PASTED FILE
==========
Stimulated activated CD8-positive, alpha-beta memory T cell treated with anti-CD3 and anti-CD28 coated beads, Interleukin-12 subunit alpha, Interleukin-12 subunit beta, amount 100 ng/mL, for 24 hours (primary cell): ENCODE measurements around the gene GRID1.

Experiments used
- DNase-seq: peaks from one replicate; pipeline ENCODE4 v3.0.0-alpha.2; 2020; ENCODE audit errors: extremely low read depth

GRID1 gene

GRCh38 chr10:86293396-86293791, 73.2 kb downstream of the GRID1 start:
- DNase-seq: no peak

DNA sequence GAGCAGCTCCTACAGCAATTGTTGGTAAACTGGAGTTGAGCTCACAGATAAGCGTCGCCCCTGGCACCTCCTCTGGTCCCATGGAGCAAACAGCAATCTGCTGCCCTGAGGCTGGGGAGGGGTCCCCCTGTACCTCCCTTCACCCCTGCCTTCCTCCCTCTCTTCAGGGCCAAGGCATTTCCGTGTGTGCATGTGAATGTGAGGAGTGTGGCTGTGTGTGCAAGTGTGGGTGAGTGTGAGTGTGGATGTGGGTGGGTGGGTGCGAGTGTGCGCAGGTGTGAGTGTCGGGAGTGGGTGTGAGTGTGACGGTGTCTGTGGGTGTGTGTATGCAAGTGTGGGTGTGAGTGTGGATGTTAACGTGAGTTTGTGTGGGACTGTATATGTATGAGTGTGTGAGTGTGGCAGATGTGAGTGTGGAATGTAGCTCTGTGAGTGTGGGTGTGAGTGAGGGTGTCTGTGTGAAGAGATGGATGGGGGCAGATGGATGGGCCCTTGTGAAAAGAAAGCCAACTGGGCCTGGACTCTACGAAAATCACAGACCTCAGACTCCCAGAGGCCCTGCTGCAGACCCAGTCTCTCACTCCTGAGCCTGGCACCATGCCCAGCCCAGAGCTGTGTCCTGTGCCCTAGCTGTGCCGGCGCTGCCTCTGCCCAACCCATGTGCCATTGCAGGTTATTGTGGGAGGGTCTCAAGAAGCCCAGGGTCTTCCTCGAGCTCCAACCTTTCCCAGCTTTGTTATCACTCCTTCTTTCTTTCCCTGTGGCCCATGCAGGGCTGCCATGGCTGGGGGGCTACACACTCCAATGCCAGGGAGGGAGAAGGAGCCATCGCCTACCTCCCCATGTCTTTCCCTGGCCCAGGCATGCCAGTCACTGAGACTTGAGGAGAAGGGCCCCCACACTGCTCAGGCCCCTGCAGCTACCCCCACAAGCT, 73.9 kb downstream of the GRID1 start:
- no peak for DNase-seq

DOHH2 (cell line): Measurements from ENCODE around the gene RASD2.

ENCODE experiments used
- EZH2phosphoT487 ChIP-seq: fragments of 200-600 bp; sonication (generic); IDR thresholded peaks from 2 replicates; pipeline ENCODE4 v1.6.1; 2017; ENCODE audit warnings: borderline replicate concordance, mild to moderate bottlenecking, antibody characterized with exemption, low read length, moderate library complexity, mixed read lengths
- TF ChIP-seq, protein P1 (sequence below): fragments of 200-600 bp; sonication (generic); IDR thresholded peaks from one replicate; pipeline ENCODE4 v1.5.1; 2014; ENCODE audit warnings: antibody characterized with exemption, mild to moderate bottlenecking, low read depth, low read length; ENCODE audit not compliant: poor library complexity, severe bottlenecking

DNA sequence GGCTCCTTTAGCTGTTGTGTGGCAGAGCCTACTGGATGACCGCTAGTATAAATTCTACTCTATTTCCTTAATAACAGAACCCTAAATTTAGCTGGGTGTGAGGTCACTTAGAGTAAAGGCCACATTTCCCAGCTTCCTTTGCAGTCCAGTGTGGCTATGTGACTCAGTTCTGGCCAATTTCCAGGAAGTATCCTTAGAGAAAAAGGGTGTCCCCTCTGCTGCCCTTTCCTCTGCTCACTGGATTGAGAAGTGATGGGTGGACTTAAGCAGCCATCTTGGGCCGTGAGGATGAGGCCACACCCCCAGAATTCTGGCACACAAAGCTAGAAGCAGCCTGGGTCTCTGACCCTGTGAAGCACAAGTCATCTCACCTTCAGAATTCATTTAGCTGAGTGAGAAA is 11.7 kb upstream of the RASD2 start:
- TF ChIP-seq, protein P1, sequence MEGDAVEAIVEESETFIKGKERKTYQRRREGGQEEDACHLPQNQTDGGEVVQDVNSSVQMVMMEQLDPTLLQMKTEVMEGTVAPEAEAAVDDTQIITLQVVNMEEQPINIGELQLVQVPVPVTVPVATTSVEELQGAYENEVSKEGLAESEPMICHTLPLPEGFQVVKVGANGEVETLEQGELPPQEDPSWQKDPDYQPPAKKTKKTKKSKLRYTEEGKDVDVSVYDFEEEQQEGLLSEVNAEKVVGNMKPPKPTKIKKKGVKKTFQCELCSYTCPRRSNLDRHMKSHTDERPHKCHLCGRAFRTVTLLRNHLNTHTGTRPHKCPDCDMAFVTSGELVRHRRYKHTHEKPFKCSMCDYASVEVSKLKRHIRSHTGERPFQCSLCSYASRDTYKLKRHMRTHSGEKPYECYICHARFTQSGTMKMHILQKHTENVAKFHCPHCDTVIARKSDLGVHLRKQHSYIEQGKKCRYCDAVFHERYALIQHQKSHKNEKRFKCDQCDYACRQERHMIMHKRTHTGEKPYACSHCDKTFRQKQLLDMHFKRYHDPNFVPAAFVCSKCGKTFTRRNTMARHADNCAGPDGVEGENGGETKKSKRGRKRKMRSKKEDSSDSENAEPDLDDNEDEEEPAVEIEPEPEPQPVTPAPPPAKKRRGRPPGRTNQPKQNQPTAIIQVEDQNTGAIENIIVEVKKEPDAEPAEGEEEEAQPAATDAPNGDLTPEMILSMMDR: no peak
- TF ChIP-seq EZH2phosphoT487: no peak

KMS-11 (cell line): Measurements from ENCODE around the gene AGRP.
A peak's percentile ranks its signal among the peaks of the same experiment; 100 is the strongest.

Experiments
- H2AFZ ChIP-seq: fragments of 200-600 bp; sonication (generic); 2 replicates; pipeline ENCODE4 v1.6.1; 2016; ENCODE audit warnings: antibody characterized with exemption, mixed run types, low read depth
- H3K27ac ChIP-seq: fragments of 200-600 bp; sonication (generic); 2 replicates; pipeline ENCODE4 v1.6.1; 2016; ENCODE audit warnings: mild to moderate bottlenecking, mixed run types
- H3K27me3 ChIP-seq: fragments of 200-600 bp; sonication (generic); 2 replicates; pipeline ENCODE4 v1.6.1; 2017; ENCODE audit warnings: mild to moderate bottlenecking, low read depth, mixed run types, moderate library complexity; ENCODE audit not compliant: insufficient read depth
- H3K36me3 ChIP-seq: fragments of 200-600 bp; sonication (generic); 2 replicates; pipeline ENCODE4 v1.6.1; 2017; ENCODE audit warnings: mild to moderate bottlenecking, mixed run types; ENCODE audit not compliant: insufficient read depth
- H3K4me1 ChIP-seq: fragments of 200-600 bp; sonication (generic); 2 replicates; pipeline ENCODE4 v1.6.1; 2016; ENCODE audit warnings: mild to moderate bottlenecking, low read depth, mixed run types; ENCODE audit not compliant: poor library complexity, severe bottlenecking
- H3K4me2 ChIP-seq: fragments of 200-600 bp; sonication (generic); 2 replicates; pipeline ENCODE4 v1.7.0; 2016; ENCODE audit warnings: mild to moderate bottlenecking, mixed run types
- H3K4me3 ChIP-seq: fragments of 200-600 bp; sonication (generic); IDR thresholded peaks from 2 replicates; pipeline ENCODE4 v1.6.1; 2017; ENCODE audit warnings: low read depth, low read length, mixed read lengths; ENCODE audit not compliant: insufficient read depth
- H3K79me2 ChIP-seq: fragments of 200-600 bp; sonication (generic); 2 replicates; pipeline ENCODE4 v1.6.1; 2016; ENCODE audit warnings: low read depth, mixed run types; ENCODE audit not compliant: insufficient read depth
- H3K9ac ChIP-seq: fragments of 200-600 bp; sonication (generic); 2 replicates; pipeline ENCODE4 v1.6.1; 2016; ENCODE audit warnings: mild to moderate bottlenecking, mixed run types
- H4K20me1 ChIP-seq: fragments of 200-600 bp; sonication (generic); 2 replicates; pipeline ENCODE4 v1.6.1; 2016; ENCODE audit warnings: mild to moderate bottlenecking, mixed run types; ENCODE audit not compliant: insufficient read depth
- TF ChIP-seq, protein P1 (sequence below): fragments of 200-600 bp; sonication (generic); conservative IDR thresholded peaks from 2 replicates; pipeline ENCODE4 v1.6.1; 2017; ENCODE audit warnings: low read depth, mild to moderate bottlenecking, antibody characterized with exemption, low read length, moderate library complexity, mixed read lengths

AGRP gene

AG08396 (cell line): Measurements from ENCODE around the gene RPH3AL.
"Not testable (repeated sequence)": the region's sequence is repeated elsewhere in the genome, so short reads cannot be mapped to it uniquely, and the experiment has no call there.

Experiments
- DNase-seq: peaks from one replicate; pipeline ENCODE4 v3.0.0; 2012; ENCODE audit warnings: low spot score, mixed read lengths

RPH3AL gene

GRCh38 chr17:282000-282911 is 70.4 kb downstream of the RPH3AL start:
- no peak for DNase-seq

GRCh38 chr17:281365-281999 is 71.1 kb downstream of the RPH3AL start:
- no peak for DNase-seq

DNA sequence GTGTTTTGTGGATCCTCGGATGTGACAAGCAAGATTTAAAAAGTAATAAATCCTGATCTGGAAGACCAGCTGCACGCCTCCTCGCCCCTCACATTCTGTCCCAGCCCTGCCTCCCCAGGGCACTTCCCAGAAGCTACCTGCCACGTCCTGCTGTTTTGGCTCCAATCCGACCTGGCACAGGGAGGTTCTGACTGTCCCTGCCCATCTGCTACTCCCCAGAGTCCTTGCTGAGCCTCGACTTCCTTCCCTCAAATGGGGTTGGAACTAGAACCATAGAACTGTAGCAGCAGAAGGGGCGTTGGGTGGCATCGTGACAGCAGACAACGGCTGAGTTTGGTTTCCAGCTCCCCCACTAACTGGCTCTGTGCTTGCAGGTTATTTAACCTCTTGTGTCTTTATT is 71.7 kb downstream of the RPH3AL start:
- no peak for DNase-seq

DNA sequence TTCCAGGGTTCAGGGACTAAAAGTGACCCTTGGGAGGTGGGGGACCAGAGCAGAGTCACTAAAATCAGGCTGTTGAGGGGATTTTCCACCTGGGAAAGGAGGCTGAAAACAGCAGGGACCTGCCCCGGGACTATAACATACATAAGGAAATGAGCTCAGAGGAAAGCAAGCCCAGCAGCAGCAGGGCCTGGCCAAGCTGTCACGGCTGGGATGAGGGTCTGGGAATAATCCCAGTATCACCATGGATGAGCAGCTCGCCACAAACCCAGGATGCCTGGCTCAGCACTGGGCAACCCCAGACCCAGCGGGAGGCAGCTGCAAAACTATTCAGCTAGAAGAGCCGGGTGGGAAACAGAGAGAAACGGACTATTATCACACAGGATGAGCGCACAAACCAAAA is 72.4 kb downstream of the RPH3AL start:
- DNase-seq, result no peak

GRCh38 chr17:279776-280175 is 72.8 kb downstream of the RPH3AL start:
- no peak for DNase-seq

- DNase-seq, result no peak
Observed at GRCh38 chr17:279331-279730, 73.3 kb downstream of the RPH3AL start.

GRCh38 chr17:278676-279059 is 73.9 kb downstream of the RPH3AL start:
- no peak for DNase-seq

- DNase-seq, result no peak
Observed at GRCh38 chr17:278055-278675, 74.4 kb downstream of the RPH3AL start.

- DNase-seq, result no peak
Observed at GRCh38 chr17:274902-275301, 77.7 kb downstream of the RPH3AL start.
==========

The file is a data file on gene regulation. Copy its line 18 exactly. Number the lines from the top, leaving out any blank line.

Experiments